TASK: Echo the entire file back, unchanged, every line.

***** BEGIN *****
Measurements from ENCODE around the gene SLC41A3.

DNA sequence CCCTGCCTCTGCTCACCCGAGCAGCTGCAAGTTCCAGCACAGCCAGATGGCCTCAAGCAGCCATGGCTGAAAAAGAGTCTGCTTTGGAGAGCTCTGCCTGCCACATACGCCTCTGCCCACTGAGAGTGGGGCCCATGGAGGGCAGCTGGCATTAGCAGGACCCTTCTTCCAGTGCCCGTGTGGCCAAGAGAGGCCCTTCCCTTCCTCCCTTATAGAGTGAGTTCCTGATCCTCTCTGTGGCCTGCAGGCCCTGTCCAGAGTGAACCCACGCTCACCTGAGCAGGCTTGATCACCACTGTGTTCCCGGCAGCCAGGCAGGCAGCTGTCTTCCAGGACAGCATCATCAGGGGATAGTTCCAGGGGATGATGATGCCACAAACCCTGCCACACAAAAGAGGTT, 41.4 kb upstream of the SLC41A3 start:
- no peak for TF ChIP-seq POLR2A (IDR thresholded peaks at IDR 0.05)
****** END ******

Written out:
Measurements from ENCODE around the gene SLC41A3.

DNA sequence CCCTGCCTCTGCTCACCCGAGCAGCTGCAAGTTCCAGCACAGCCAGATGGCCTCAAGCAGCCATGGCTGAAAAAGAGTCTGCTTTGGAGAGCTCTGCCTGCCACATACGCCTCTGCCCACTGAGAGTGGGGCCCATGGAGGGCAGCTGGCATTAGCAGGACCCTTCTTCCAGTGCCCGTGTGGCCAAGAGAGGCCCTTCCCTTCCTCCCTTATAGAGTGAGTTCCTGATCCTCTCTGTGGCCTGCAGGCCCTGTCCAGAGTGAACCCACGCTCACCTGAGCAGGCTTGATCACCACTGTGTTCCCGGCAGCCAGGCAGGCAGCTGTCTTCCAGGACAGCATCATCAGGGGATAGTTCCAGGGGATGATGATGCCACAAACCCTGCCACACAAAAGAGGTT, 41.4 kb upstream of the SLC41A3 start:
- no peak for TF ChIP-seq POLR2A (IDR thresholded peaks at IDR 0.05)